Report Highlights Positive Progress on Global Access to Medications

Map of the world

Pharma and biotech companies have been developing cutting-edge treatments and medications for a myriad of diseases but, for some patients, getting those medications has become a herculean task.

In the United States, pricing has become a significant issue for many medications, such as life-saving insulin. While that lack of access to medication is a serious issue, particularly in a country as wealthy as the United States, there are many parts of the world where a lack of access to medications is a critical issue. But, that is a trend that is changing for the better. According to Netherlands-based Access to Medicine Foundation, 83% of the world’s population live in 106 countries that have limited access to medication.

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The lack of access issue is an old story. The countries examined by the foundation are home to much of the world's poor, who have limited or no access to “robust health systems,” largely due to the cost of medicines, lack of trained healthcare workers or inefficient supply chains. However, pharma companies have made significant progress over the past 10 years to address that situation. A decade-long analysis of companies' efforts to expand access to medicine shows the progress that has been made – but it’s a fragile progress. Jayasree K. Iyer, executive director of the Access to Medicine Foundation, said that a “retreat by one company, or a drop in healthcare investments, will jeopardize the progress made so far.”

The institute’s report tracked 20 of the world’s largest pharma companies, such as GlaxoSmithKline, Pfizer, Novartis and Sanofi, from 2008 to 2018. The report found that some companies are doing business in “new, inclusive ways that aim to reach people on very low incomes.” In its analysis, the foundation noted that a few of the pharma companies are shouldering the most burden of medicine access. The analysis also finds clear evidence of progress, most notably in R&D, and in how companies approach access, the institute said. Overall, companies’ activity concentrates on a few diseases and countries, the institute found.

One way that companies have been increasing access to medication is through a change in the R&D process. Five companies are now systematically planning with those who have limited access to medicine in mind. Many of the products being developed under this strategy include vaccines for various common threats in these low-income countries, such as malaria. Several diseases have been identified as targets of urgently needed R&D in order to reduce child mortality. For example, the mosquito-borne disease was responsible for approximately 435,000 deaths in 2017, according to the World Health Organization. Of those, 266,000 deaths were children. As a response to that crisis, last year, Novartis announced plans to spend more than $100 million to advance research and the development of “next-generation treatments” for malaria. The Swiss pharma giant said it is contributing to the World Health Organization’s target of reducing malaria-related child mortality by at least 90% by 2030.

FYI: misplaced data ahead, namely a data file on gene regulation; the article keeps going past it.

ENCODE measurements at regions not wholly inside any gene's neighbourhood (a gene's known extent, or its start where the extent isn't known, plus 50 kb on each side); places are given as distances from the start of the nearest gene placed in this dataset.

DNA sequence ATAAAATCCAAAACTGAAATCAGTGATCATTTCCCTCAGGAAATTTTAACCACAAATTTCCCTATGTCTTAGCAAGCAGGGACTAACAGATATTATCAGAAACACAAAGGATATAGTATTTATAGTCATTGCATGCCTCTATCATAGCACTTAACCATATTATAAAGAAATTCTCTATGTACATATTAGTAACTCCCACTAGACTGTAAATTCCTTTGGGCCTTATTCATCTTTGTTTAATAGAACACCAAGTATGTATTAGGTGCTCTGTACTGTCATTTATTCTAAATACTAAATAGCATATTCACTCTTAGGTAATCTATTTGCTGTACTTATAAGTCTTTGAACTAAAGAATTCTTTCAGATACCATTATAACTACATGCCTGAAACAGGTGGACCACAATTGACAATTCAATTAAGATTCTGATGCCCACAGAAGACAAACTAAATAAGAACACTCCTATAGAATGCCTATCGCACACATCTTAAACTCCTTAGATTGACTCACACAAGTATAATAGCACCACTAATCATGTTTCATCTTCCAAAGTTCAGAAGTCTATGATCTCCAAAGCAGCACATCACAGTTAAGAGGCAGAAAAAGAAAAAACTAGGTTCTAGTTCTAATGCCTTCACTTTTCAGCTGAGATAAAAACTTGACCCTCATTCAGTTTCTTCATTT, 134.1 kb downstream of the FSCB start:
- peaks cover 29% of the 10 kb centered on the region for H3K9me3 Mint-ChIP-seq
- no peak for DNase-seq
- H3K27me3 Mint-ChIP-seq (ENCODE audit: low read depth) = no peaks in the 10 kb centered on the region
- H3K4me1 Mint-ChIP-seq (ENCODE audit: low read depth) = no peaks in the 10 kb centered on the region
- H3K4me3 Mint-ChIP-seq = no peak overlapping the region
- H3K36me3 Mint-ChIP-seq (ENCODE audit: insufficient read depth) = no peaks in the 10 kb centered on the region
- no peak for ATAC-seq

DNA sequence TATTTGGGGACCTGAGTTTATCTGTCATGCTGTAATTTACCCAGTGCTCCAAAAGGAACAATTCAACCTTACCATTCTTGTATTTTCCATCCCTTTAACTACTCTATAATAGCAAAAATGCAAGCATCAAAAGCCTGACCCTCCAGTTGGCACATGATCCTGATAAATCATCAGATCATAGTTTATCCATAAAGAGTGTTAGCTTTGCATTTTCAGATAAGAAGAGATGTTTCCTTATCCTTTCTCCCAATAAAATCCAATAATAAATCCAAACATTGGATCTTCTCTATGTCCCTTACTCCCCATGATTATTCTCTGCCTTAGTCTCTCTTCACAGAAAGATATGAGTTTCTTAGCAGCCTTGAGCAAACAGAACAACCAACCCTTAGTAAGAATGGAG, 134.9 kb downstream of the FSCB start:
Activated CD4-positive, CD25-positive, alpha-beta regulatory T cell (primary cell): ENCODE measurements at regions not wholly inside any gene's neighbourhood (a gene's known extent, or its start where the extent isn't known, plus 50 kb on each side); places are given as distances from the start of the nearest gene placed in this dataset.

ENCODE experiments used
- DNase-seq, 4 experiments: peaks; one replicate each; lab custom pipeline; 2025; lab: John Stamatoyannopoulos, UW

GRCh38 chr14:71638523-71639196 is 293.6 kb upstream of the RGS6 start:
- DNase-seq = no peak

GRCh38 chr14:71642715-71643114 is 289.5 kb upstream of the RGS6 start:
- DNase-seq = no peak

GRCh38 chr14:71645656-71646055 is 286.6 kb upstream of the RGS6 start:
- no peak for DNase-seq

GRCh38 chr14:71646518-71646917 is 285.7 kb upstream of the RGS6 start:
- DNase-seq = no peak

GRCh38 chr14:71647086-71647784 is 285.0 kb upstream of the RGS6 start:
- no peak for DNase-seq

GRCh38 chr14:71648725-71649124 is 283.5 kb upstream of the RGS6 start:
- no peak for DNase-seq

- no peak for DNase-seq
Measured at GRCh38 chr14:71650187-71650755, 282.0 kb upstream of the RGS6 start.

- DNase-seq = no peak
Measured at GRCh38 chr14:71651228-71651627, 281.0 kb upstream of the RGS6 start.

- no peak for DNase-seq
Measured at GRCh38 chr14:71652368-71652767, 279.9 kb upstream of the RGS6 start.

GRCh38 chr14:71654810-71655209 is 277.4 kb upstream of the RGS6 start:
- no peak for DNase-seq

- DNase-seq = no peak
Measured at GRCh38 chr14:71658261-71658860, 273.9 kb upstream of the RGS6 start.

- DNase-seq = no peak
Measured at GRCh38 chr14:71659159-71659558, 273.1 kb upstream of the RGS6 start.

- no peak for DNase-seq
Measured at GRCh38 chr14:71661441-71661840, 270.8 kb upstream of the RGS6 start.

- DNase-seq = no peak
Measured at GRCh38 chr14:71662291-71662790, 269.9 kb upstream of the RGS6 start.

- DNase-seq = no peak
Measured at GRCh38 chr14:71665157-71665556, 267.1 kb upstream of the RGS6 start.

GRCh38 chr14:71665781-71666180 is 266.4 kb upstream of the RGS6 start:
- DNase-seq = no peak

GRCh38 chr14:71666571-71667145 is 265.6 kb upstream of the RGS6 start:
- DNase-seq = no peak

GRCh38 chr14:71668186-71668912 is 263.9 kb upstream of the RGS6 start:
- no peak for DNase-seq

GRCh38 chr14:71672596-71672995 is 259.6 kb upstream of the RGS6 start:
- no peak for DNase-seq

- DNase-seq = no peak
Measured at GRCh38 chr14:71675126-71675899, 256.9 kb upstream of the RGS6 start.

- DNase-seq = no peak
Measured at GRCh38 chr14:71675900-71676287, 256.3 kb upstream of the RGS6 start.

In its report, the foundation found that the priority for treatments for tropical diseases such as malaria has increased. The pipeline for these types of treatments has more than doubled since 2014, the foundation said. For NTDs (neglected tropical diseases), the number of companies contributing to the development of new medicines, diagnostics or other products has increased from nine to 15 since 2010, while the number of companies donating products for NTDs has increased from eight to ten, the report said.

The foundation said its report is a springboard for discussions on how improvements can be expanded across the pharmaceutical industry. On its website, the foundation said five billion of the seven billion people on the planet have access to medicines.

“Reaching the two billion people who still lack access to medicine worldwide is possible, provided we continue to build on what has already been achieved and are prepared to redraw and forge the path ahead,” the foundation said.

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